It required no great strength of vision to see that Ravorelli was jealous, and it was just as plain that Quentin saw and enjoyed the uneasiness he was causing. She could not know, of course, that the American had deliberately planned to play havoc with the peace and comfort of her lover, for she recognized no motive. How could she know that Giovanni Pavesi, the tenor, and Prince Ravorelli were one and the same to Philip Quentin? How could she know that the beautiful Malban was slain in Rio Janeiro, and that Philip Quentin had seen a handsome, dark-eyed youth led to and from the murderer's dock in that far-away Brazilian city? How, then, could she understand the conflict that waged with herself as the battlefield?
As for Quentin, he was bound by no law or duty to respect the position of Prince Ravorelli. He was convinced that the sometime Romeo had the stain of blood on his delicate hands and that in his heart he concealed the secret of Carmenita Malban's death. In his mind, there was no mistake. Quentin's composure was shaken but once in the fortnight of pleasure preceding Dorothy's departure for Paris. That was when she indignantly, almost tearfully, called his attention to the squib in a London society journal which rather daringly prophesied a "break in the Ravorelli-Garrison match," and referred plainly to the renewal of an "across-the-Atlantic affection." When he wrathfully promised to thrash the editor of the paper, she shocked him by saying that he had created "enough of a sensation," and he went home with the dazed feeling of one who has suffered an unexpected blow.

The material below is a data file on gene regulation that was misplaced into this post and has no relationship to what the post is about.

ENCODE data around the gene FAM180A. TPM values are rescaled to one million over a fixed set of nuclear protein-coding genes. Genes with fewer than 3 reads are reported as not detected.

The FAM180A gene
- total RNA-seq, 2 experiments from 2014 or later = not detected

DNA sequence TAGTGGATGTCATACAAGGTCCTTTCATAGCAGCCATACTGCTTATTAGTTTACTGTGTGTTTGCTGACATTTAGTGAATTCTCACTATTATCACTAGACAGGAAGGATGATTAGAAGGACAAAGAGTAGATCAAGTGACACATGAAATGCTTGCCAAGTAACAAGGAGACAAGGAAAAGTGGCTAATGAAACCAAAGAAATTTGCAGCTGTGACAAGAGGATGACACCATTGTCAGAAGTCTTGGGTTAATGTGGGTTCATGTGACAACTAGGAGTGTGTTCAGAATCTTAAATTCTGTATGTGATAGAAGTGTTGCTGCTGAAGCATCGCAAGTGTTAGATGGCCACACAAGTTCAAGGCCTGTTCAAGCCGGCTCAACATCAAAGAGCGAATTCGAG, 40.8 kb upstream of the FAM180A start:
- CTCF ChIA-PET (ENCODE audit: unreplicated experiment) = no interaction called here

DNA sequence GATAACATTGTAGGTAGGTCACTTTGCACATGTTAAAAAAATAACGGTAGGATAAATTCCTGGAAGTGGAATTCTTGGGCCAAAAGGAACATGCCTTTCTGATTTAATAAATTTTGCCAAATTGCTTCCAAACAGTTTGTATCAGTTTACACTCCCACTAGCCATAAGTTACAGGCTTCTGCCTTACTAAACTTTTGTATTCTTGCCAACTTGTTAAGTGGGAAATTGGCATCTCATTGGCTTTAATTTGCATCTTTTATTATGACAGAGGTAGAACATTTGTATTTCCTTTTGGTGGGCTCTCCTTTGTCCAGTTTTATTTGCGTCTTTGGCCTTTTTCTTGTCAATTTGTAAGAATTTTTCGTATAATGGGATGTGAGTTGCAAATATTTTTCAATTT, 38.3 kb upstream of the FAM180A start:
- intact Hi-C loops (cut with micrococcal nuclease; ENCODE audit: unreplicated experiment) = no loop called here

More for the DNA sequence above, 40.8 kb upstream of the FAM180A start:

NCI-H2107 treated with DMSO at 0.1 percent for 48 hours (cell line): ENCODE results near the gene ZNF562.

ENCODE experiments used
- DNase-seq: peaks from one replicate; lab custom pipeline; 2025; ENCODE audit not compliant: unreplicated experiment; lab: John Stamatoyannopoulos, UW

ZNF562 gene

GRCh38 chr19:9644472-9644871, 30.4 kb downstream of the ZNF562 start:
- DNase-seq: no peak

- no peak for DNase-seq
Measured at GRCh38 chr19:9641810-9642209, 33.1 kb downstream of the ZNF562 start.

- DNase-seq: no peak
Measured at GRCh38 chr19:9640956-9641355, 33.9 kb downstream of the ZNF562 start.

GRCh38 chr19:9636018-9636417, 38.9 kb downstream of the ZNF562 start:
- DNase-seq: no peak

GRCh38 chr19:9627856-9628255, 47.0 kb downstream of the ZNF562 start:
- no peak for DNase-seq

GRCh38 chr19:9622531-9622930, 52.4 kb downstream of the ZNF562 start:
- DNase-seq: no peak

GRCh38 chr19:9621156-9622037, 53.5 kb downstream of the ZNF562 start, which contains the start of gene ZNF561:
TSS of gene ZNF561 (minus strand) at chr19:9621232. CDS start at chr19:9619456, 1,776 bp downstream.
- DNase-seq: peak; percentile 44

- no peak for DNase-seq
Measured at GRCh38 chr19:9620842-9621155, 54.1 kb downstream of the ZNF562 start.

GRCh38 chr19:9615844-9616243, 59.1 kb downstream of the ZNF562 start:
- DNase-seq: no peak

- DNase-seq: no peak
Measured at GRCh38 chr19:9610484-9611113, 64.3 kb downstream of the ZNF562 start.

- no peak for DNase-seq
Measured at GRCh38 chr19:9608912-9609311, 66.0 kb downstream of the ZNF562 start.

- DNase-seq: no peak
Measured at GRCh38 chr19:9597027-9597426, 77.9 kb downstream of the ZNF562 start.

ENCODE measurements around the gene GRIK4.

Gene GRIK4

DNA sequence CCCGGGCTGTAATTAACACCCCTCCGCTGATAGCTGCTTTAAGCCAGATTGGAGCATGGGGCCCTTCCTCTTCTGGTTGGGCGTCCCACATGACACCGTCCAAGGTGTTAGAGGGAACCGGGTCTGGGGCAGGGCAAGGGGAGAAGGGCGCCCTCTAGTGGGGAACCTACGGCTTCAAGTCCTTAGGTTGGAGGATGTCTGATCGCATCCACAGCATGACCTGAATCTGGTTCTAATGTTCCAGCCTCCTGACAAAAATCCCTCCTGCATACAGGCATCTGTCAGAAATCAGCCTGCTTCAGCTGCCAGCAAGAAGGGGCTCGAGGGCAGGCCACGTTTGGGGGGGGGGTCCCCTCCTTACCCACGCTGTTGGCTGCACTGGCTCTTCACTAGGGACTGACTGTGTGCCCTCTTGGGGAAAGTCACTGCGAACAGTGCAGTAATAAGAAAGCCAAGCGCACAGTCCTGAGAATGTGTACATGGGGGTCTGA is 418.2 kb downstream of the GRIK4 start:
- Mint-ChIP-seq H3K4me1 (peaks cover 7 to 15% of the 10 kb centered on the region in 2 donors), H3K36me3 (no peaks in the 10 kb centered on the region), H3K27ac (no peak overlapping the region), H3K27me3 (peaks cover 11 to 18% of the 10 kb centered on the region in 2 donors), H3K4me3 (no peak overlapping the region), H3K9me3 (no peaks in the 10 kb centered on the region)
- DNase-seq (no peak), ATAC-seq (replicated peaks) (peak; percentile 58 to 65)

On the evening before the Garrisons crossed the channel, Lord and Lady Saxondale and Philip Quentin found themselves long after midnight in talk about the coming marriage. Quentin was rather silent. His thoughts seemed far from the room in which he sat, and there was the shadow of a new line about the corners of his mouth.
"I am going to Brussels next week," he said, deliberately. The others stared at him in amazement.
"To Brussels? You mean New York," said Lady Frances, faintly.
"New York won't see me for some time. I'm going to make a tour of the continent.